Category Archives: Natural Life

The Legendary Dahomey Amazons

In the 1800s, there was an all-female army in modern day Benin that pledged a similar loyalty to the throne. They were known as the Dahomey Warriors and were praised for their bravery and strength by local leaders and European colonizers alike who encountered them. Their role in preserving the mighty Dahomey kingdom cannot be overstated.

The growing conversation about the Dora Milaje therefore presents a perfect opportunity to learn about the Dahomey women.

The Dahomey Warriors

The Dahomey Warriors were traditionally called the N’Nonmiton, which means “our mothers” in Fon, the language of the Fon people of Dahomey, now in present day Benin. Some European historians and observers called them the Dahomey Amazons as they reminded them of the mystical and powerful all women’s army called Amazons in Greek mythology.

According to a beautiful comic by the United Nations Educational, Scientific, and Cultural Organization, the Dahomey Warriors first appeared as part of the entourage of the King of Dahomey’s bodyguard in the seventeenth century. They were to ensure his personal protection and guard the royal palace. Soon, the women’s number and prominence grew – from a troop of 800 to 6000. They would later go to fight in battles against other kingdoms as the Dahomey began to expand, lost their male soldiers in war, and were threatened and attacked by the French.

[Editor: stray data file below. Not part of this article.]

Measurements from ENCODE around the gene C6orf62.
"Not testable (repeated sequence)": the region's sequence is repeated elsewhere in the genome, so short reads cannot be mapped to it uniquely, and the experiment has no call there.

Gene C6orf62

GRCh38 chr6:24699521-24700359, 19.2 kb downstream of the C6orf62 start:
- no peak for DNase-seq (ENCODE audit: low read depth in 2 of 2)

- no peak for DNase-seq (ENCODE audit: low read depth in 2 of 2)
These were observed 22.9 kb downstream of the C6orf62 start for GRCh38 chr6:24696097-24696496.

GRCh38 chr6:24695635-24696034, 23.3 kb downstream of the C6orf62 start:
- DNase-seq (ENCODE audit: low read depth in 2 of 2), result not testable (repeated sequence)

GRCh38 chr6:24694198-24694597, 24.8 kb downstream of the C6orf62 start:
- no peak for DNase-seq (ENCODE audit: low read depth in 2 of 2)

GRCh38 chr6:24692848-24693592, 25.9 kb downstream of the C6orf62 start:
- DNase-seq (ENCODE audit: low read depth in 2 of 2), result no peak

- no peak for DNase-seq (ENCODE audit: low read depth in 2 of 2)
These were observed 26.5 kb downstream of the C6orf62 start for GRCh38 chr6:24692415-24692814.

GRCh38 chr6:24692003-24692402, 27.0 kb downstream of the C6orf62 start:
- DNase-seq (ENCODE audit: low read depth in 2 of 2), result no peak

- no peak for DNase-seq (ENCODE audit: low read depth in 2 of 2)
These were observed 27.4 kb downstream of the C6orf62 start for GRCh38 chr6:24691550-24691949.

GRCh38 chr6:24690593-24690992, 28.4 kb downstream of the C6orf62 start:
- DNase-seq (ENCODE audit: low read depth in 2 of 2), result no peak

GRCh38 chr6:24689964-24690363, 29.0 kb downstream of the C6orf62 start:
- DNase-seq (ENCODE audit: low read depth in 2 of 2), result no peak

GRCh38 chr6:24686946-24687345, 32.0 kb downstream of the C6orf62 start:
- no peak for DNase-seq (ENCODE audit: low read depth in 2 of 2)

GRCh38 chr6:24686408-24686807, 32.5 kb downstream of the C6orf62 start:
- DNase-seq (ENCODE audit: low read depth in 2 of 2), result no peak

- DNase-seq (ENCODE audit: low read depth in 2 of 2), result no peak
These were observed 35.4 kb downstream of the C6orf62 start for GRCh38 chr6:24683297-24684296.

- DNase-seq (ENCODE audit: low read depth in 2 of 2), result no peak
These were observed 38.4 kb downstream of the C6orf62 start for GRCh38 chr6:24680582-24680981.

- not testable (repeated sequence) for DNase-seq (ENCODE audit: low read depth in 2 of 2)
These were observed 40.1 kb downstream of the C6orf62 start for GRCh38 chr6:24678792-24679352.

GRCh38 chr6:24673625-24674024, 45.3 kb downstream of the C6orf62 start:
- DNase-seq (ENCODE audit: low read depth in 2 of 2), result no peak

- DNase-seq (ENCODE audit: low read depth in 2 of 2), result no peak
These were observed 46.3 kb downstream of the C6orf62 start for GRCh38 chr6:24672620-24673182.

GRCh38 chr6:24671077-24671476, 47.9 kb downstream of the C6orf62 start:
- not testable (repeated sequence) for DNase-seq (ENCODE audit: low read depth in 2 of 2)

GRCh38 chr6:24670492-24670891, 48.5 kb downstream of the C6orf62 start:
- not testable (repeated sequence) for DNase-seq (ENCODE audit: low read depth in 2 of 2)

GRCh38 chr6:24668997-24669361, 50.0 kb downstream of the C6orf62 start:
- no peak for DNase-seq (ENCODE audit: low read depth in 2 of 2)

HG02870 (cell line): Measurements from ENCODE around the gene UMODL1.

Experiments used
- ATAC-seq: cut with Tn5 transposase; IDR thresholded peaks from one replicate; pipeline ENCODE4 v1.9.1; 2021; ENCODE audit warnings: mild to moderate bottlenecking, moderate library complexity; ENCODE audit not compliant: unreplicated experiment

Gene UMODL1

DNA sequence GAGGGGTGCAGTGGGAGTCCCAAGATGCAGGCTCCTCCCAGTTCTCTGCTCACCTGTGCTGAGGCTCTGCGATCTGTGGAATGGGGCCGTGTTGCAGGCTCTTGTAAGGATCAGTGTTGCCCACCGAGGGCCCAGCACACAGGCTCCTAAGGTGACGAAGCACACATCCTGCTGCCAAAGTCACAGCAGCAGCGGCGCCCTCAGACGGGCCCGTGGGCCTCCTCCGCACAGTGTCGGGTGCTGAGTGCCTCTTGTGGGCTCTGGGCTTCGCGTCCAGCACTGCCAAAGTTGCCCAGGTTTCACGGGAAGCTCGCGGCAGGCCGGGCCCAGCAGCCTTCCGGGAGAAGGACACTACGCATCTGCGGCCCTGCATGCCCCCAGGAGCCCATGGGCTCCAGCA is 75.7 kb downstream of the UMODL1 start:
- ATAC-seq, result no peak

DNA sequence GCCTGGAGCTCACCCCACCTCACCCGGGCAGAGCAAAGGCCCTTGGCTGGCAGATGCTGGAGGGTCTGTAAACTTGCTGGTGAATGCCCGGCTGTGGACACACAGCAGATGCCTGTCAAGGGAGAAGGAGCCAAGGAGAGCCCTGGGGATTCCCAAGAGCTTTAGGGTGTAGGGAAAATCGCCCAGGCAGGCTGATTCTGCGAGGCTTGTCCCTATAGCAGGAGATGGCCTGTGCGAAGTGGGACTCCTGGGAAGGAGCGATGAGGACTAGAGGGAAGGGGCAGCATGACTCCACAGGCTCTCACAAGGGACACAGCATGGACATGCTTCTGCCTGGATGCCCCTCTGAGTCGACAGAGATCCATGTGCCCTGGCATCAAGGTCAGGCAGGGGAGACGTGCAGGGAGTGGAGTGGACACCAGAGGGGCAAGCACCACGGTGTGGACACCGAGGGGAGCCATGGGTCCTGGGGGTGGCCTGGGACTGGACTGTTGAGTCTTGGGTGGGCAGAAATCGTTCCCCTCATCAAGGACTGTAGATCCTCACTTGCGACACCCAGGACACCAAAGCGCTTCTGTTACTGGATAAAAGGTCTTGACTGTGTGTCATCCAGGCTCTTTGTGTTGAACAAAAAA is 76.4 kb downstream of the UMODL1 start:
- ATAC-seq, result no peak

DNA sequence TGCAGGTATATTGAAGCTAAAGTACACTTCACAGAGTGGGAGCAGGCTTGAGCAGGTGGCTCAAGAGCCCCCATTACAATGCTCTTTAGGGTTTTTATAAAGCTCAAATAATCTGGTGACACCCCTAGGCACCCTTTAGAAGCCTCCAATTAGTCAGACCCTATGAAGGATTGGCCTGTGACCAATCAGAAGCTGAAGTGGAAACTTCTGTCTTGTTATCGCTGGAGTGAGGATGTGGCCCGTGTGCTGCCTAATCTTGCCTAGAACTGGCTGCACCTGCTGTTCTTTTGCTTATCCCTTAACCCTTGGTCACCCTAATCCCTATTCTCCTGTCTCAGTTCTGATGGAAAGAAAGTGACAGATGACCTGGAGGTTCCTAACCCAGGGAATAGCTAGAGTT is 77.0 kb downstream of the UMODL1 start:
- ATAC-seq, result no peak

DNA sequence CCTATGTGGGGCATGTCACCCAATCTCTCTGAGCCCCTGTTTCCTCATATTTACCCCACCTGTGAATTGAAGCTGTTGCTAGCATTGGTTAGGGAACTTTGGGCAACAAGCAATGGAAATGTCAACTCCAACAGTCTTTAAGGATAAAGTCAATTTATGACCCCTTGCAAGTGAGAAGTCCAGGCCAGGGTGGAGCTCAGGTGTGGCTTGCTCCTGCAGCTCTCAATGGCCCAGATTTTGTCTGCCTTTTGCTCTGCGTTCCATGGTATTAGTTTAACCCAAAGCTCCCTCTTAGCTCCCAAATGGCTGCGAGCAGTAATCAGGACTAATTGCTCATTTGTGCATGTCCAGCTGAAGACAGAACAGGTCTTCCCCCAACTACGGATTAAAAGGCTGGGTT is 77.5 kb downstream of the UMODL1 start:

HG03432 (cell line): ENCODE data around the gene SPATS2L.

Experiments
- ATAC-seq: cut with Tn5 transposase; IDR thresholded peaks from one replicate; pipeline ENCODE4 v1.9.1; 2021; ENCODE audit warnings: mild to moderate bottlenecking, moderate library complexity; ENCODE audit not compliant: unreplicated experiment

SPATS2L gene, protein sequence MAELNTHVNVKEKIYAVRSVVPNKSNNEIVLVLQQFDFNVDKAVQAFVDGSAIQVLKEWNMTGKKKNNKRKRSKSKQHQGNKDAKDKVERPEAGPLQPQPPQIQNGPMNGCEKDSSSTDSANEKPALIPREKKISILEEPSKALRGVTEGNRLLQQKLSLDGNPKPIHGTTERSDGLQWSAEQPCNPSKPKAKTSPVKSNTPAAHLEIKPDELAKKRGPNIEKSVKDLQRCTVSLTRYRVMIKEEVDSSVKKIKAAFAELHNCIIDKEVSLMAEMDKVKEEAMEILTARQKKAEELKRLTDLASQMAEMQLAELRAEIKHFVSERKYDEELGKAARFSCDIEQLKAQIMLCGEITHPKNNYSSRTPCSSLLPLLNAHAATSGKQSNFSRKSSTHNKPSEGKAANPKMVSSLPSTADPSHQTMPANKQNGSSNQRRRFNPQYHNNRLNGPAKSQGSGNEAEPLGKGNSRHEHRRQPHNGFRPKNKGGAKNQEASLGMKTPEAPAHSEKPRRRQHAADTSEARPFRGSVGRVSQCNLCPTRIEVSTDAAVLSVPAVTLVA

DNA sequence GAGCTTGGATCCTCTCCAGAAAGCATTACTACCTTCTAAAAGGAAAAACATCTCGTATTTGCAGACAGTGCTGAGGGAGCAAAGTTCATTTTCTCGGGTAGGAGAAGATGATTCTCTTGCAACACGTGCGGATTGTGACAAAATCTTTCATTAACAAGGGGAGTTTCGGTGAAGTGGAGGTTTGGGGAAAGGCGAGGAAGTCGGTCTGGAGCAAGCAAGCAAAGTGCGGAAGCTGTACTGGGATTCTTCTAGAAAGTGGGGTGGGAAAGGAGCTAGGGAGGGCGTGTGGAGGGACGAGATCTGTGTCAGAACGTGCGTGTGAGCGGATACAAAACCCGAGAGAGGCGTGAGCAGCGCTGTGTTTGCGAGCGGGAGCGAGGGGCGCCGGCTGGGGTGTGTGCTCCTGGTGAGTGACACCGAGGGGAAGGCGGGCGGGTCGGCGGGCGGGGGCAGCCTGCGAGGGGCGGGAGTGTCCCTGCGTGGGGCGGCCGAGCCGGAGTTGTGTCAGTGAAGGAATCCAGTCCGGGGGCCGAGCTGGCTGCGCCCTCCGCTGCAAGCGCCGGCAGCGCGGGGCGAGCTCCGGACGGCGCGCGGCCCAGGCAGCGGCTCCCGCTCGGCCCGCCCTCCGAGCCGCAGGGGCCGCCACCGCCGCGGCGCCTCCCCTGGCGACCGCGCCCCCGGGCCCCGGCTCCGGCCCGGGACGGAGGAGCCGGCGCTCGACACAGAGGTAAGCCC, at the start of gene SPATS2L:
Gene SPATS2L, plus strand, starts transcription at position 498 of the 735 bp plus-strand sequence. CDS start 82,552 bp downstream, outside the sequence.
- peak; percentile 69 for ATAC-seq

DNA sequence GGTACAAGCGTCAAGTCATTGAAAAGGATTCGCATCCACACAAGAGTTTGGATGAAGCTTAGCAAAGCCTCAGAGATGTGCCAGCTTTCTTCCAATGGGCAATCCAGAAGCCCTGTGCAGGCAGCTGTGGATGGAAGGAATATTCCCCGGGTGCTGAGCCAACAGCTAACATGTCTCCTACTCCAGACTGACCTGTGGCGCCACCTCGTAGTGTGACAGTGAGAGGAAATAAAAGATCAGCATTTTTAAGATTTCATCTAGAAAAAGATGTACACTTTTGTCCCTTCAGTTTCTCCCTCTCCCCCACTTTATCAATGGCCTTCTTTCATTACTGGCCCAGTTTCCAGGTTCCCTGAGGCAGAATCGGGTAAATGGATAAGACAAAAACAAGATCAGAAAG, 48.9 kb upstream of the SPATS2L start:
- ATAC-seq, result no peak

The Dahomey Warriors were known to be especially skillful, competitive, and brave. Their drills and military parades were always performed to dancing, music, and songs and their weapons were sometimes used as choreographic props. As expressed in their songs, their goal was to outshine men in every respect, and European travelers observed that they were better organized, swifter and much braver than male soldiers. As such, the King would send them to war as opposed to their male counterparts and European soldiers would also hesitate to kill them as they were often young women.

The women also enjoyed privileged relations with the king, swearing to celibacy and living in the royal palace, which only the king and his entourage had access to. As a testament to their power, women servants rang little bells to warn the people of the women soldiers’ presence and inhabitants were required to move aside, bow and avert their eyes.

The Dahomey women’s army only became defunct when the Dahomey kingdom fell at the end of the 19th century. According to UNESCO, after two months of fighting and previously broken accords between the French and Dahomey, the king of Dahomey took flight and set fire to most of the royal palaces, marking an end of the Kingdom of Dahomey and its army of women in 1892.

The Dahomey king was later arrested, deported to Martinique, then Algeria where he died. Dahomey then became a French possession between German Togo and British Nigeria, until Benin declared independence in 1960.

The Dahomey women are truly a testament to the real life story of the African women depicted in Black Panther. Their importance as strategic allies in the safety and vitality of the nation cannot be overstated.

Source – Face2FaceAfrica 

The Curse of Coltan Mines in Congo